The Smithsonian recently installed a birchbark Little Free Library book-sharing box at the National Museum of the American Indian (NMAI) in Washington, D.C., donated by the Little Free Library (LFL) nonprofit organization. The “take a book, share a book” library seeks to honor Native American culture and increase access to culturally relevant books.
“By fostering a love of reading and increasing availability of free and accurate books about Native Americans, the Little Free Library fits in with the NMAI’s vision of equity and social justice for the Native peoples of the Western Hemisphere through education, inspiration and empowerment,” says NMAI representative Renée Gokey.
The NMAI library was gifted through LFL’s Native Library Initiative, which places libraries in tribal communities across the nation to meaningfully improve book access. To date LFL has provided more than 60 libraries to tribal communities, working with Native community leaders and partners including the Association of Tribal Archives, Libraries, & Museums. The Native Library Initiative is part of LFL’s Impact Library Program.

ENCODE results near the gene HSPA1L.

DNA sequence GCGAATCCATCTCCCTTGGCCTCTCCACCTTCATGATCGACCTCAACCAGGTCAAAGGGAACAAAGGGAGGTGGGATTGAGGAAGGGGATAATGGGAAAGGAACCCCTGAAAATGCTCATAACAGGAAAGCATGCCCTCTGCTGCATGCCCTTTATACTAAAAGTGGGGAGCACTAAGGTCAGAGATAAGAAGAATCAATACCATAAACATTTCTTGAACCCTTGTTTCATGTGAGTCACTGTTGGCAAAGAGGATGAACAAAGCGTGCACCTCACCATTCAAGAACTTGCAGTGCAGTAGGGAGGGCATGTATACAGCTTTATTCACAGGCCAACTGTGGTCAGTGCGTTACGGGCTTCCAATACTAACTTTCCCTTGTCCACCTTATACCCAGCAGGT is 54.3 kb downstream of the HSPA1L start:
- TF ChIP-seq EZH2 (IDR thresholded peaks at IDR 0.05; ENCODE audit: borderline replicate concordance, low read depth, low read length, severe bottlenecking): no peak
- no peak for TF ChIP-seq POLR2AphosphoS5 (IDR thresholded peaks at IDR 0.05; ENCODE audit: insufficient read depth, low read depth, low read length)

“Our goal at Little Free Library is to see that all communities, no matter where they are, have access to books that excite and engage readers of all ages, abilities and backgrounds,” says LFL executive director Greig Metzger. “We are honored to do our part to see that happen.”
The NMAI’s striking Little Free Library book-sharing box was created by Pat Kruse, an Ojibwe birchbark and quillwork artist. Kruse is a member at Red Cliff Band of Lake Superior Chippewa Indians, and a descendent of the Mille Lacs Band of Ojibwe, Onamia, Minnesota.
To learn more about LFL’s Native Library Initiative click here.
Photos courtesy of the NMAI. Top photo: NMAI librarian Elayne Silversmith adds a book to the Little Free Library box.